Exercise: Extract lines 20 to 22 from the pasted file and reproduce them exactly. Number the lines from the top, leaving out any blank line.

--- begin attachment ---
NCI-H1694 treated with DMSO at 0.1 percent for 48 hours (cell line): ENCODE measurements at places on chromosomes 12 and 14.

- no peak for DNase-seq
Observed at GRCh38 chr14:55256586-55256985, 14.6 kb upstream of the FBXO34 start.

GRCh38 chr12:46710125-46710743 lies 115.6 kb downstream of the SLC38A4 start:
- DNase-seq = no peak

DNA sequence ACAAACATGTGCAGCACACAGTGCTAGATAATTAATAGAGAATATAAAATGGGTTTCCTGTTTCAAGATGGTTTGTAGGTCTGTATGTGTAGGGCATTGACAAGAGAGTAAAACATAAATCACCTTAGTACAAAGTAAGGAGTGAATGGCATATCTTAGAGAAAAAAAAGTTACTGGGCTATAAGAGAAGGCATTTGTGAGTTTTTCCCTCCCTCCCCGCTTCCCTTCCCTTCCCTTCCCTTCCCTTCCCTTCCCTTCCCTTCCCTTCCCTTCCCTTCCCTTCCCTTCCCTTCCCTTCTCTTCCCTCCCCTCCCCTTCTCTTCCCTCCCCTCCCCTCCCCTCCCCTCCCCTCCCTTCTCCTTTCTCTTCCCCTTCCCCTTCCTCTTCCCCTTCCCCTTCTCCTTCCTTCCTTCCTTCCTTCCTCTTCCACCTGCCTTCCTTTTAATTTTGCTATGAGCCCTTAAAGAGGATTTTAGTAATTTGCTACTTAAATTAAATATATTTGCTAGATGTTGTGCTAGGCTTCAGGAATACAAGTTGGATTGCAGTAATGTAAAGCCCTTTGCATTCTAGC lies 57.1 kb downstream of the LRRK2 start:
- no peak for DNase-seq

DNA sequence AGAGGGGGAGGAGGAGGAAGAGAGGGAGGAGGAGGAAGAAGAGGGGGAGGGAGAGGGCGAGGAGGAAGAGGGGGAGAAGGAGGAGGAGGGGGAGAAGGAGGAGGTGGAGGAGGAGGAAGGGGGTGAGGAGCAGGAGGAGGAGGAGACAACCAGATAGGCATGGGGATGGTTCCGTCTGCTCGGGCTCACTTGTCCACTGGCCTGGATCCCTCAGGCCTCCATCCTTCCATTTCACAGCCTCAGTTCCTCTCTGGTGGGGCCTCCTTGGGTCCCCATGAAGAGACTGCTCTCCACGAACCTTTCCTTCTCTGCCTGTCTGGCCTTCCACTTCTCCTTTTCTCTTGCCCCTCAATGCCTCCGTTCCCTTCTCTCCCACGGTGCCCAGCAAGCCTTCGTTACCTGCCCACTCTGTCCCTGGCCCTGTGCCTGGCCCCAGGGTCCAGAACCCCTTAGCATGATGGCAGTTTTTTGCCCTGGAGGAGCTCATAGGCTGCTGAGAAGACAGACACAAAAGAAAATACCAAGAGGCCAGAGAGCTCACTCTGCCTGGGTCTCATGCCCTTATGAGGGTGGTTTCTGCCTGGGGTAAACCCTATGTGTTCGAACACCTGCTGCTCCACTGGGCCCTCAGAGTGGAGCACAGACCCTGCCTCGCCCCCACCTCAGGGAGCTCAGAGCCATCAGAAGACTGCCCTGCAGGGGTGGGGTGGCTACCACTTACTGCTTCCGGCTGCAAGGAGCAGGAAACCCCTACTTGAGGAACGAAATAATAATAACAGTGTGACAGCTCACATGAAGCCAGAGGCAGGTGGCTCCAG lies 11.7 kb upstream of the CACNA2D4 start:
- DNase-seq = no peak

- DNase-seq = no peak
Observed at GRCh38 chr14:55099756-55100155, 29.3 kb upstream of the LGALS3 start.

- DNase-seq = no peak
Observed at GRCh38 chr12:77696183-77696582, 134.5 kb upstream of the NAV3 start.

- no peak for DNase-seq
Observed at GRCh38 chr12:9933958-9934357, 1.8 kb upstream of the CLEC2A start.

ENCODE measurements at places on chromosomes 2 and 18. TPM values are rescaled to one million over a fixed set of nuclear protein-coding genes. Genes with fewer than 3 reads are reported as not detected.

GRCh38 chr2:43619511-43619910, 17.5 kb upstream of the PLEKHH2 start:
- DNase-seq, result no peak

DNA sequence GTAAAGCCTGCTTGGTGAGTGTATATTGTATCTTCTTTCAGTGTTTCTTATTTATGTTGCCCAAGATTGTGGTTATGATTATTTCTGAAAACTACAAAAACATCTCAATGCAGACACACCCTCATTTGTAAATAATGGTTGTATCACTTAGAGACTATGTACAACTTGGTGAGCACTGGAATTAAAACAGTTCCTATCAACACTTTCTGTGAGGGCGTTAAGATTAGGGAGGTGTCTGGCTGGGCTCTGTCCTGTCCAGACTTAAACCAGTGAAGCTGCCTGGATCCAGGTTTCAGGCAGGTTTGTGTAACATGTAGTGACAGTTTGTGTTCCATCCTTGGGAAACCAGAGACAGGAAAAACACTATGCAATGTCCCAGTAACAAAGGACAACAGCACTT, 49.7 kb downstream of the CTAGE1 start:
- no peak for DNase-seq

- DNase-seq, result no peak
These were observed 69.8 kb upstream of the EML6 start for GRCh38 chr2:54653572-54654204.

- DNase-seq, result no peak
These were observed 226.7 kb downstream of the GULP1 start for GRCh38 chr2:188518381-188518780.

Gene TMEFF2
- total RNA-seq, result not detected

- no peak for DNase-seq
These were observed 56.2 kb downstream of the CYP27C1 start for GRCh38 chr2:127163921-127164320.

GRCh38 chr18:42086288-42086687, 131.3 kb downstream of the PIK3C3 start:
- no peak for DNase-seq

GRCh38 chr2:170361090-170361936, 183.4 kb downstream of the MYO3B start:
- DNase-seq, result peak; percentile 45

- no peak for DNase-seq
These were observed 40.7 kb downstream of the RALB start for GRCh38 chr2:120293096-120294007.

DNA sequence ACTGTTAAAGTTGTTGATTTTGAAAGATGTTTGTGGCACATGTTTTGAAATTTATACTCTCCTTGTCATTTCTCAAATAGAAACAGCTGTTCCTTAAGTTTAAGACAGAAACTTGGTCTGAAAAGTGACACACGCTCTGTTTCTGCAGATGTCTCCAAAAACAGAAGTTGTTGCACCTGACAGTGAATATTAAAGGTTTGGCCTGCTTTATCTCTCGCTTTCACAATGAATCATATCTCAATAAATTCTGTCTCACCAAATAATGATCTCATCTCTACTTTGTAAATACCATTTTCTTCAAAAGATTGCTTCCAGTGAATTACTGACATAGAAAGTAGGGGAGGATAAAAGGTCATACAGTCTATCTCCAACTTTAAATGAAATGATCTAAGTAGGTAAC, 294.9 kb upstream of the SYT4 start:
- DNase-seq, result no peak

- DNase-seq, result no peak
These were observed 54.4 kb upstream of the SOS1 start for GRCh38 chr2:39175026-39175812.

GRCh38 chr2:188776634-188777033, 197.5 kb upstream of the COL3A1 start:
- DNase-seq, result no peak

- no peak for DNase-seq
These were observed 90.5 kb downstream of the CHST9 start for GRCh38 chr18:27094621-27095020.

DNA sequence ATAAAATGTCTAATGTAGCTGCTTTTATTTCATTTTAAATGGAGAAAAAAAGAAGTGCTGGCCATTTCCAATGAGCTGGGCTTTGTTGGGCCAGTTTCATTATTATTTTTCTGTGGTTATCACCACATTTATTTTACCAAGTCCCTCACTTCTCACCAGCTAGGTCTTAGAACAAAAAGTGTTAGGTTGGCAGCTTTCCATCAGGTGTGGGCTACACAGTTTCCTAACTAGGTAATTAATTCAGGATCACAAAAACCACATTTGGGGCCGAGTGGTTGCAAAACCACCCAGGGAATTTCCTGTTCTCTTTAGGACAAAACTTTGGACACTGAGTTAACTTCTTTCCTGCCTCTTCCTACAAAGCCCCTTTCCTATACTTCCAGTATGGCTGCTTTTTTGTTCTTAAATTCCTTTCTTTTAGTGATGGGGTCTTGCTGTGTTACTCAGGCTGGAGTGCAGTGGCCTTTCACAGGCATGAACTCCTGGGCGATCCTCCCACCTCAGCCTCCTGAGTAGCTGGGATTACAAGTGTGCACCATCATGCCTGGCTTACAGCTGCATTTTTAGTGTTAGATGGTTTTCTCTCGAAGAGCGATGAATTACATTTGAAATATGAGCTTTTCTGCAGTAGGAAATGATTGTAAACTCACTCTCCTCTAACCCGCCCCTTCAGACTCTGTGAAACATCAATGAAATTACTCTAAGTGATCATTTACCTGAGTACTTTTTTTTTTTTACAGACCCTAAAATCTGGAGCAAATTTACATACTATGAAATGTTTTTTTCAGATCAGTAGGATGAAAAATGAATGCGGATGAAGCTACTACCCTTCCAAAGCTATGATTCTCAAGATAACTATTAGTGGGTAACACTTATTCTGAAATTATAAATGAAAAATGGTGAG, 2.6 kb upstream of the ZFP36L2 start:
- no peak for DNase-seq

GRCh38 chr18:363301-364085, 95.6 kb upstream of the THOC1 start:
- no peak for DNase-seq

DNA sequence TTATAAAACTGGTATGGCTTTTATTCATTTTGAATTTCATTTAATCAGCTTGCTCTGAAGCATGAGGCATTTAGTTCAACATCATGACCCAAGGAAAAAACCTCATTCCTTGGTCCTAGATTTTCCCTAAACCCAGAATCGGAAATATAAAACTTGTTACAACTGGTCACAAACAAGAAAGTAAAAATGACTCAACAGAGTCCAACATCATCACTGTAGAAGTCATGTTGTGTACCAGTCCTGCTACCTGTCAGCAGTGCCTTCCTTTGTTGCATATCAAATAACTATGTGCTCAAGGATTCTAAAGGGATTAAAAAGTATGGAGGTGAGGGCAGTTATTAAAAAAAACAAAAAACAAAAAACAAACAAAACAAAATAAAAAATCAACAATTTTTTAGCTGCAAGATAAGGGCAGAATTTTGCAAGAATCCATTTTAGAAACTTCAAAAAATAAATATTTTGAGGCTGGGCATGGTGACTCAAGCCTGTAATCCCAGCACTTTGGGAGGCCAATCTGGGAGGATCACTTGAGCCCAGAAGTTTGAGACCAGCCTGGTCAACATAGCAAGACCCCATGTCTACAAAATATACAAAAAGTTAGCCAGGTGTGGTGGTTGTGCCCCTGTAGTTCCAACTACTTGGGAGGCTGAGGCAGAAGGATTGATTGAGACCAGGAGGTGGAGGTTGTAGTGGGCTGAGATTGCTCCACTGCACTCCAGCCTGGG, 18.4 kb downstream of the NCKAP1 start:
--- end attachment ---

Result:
- no peak for DNase-seq

- DNase-seq, result no peak
These were observed 69.8 kb upstream of the EML6 start for GRCh38 chr2:54653572-54654204.